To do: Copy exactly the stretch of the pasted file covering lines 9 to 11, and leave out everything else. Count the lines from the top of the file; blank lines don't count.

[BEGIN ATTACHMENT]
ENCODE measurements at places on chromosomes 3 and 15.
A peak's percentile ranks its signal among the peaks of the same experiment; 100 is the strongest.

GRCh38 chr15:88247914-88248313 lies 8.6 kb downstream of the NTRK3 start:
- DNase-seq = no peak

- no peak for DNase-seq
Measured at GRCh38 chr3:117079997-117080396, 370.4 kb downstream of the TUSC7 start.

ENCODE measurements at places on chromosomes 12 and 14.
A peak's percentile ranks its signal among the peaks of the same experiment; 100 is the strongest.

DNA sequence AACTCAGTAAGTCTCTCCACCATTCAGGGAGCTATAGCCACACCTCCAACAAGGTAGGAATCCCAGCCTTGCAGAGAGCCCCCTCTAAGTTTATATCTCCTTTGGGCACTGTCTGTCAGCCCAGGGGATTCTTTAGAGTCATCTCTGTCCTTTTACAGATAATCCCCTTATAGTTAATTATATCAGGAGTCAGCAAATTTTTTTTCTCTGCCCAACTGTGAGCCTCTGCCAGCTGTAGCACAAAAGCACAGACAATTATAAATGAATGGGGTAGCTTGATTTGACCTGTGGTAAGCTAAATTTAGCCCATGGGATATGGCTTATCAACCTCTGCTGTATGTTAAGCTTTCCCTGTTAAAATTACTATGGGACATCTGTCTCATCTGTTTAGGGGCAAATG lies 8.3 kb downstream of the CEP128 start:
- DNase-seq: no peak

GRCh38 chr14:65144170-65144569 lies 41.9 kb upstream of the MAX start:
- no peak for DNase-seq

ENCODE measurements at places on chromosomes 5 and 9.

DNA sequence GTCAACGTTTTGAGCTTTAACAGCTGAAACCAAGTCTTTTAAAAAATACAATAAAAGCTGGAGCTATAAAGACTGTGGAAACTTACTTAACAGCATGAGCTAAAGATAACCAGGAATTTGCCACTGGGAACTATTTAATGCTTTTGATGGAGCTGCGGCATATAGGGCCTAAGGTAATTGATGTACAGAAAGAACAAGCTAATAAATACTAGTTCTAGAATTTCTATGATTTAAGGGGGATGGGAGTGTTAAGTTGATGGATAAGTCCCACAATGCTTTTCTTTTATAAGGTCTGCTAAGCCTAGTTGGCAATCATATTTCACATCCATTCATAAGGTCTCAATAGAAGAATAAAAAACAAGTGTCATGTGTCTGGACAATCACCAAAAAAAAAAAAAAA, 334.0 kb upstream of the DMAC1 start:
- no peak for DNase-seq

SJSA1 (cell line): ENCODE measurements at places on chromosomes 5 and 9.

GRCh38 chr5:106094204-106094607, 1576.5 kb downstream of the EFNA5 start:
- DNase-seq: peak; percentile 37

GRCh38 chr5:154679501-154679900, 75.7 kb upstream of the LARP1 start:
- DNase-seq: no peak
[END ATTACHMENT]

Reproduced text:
DNA sequence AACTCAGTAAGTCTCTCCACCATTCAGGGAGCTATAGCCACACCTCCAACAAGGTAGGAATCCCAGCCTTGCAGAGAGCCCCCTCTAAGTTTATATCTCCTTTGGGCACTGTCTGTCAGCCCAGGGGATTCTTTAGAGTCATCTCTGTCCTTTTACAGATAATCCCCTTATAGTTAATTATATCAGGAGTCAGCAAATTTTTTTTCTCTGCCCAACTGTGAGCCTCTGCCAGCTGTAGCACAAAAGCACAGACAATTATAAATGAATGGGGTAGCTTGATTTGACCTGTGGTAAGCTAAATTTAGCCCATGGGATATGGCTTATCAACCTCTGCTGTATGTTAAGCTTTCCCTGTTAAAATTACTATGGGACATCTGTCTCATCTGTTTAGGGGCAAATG lies 8.3 kb downstream of the CEP128 start:
- DNase-seq: no peak

GRCh38 chr14:65144170-65144569 lies 41.9 kb upstream of the MAX start: